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  #1 (permalink)  
Old 24th August, 2004, 12:14 PM
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Good scsi card for my cheetah st118202lc

i dont know much about scsi hd's
I have a seagate cheetah 10k ST118202LC which I heard is very old

Specifications
- Formatted Capacity: 18.21GB
- Interface: 80-pin
- Data Transfer Rates: 80MB/s
- Average Seek Times: 5 .0ms
- Buffer Size: 4MB
- Rotational Speed: 10,000rpm
- Height (mm): HH (42.01)=1.6 Inch

what would be a good card to get this working with my epox 8rda3+
Thanx
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Last edited by Noogen; 24th August, 2004 at 11:48 PM.
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Old 24th August, 2004, 03:37 PM
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It is a bit on the old side. You'll need a converter from UltraSCSI2 (68pin) to the 80 pin SCA connector on your hard disk, as well as a SCSI card. To be honest with you, it's probably cheaper to buy a new hard disk than to try to use the SCSI drive you have.
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Old 24th August, 2004, 03:49 PM
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It's an older drive, but still a good performer, IMHO. I'm running 8 of those in my current rig. Áedán is right, though. You'll need a U-2 SCSI to 80-pin SCA adapter. If you shop around you can find them for around $10. As for a good controller, that rather depends on what you are going to do with it. If you aren't going to build a RAID with it, the Adaptec AHA-2940UW is a decent controller that can be had for cheap (around $30 or so), IIRC.
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Old 24th August, 2004, 11:46 PM
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Thanx
with the card adaptec 2940uw its says Data Transfer Rate Synchronous up to 40 MB/sec (internal devices) up to 20 MB/sec (external devices) but doesn't the cheetah need more then that,it says it has 80mb/s on the cheetah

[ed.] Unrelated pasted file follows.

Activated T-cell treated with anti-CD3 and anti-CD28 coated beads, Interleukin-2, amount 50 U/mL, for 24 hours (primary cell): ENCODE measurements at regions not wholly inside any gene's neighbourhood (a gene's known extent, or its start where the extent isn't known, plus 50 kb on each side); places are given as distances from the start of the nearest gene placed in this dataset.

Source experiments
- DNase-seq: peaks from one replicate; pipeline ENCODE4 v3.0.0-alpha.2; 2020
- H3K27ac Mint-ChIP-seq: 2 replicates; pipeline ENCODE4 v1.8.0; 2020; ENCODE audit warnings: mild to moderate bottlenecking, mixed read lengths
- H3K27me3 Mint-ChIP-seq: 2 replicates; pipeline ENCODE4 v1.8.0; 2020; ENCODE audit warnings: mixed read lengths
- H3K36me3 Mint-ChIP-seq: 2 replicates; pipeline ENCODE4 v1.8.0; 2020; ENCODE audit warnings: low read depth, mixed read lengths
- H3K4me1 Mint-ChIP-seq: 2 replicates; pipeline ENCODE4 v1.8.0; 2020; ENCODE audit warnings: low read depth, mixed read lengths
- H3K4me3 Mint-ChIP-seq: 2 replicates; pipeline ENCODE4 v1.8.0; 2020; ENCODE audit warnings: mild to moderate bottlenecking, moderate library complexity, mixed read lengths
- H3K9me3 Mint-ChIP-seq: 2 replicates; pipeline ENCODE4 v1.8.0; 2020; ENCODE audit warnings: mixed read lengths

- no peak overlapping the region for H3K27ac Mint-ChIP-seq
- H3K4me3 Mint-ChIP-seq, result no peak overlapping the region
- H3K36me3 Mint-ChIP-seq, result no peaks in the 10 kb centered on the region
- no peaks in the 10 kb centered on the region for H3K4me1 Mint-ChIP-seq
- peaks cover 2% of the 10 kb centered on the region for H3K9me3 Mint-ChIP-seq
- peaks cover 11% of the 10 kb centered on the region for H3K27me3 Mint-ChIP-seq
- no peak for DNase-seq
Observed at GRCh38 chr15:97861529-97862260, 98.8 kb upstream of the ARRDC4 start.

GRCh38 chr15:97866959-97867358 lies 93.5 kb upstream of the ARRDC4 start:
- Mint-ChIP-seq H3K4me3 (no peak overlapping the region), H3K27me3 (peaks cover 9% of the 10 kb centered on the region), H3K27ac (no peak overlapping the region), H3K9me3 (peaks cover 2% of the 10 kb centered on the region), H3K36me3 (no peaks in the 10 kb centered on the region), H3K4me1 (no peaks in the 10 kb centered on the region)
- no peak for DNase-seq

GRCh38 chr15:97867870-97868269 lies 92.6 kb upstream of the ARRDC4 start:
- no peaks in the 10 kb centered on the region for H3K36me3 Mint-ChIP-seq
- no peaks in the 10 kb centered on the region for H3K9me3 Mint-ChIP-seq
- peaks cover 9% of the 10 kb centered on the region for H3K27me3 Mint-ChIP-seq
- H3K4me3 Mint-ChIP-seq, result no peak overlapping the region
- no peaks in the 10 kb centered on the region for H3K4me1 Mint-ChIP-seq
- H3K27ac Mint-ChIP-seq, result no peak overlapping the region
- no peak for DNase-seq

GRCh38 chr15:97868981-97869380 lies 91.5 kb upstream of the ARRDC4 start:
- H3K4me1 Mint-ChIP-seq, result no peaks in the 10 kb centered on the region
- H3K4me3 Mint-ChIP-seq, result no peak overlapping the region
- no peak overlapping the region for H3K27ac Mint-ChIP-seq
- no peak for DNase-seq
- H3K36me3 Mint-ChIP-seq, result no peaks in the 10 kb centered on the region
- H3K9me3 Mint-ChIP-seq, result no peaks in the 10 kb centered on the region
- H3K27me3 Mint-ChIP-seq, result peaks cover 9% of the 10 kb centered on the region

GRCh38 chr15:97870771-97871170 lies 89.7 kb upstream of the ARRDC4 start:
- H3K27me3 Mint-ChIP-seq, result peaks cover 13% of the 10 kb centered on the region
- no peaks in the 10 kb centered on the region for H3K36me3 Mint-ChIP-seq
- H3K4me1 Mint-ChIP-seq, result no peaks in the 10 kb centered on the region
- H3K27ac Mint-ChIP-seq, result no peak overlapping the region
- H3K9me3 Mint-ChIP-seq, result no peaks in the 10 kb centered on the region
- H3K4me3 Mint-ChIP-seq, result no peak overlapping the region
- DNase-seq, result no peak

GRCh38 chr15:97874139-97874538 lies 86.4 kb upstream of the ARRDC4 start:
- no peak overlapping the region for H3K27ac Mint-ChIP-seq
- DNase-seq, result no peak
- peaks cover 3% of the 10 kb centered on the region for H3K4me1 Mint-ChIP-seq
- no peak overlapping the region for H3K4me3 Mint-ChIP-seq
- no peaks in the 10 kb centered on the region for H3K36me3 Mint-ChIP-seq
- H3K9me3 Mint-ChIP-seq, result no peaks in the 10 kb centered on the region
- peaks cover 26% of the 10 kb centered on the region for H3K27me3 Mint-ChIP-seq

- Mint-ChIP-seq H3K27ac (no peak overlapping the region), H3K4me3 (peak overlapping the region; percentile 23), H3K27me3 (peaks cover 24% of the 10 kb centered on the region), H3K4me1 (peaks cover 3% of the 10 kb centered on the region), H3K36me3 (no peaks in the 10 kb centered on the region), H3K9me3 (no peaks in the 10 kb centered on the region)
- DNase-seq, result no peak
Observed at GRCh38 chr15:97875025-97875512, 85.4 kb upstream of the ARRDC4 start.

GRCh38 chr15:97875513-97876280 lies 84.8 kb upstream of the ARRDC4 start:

(o_0)
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Old 25th August, 2004, 01:00 AM
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Yeah, but I believe there is a AHA-2940U2W. These days you should be able to get it for about the same price.

Something like this, or this.
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Old 25th August, 2004, 01:35 PM
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would that be all I need/ just a card ,and adapter and a 80 pin cable and that should get it workin?
I dont get what a terminator is?
soz I dont noe much about scsi
Thanx
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Old 25th August, 2004, 05:05 PM
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With SCSI (and a lot of other buses, for that matter) you have to have a terminating resistor at both ends of the physical bus in order to prevent signal degradation caused by reflections. In the case of SCSI, this terminating resistor may be a special 'terminator' package that simply plugs into the bus or it may be built into another device, such as a drive or controller, that allows you to enable or disable the termination function.

Since the drive is SCA, you MUST buy a termination adapter that will plug into the SCSI bus. You will plug this terminator into the last physical connector on the cable. Assuming you plug the first connector into the SCSI controller, that will be all you need to do. You can identify the connector that plugs into the SCSI controller similar to the way you do for IDE cables; at one end of the cable will be two connectors spaced farther apart than the rest of the connectors. That will be the connector you plug into the controller. Typically, at the other end of the cable you will have two connectors spaced closely together, and that will be the end that gets the terminator, but that is not ALWAYS the case. If it isn't, just plug the terminator into the last connector on the cable at the OPPOSITE end from where you plugged in the SCSI controller. Then you can plug your drive into any of the remaining connectors using your 68 pin-SCA adapter.

Note that SOME cables have a terminator already built in. This will look like a little flat square of plastic at the end of the cable. If you have one of these cables, you don't have to have another terminator; in fact that would be BAD.

So, confused yet?
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Old 25th August, 2004, 11:44 PM
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thanx alotz that cleared things upz
but why would it be bad!
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Old 26th August, 2004, 01:43 AM
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Because you would end up double terminating the bus, and would cause the rise and fall times of the signal to go outside of spec.
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Old 26th August, 2004, 05:24 AM
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ok thanx
one more thing, is it ok if a have both scsi and sata and will work fine
scsi will be my main hard drive with os and stuff and sata will jus be storage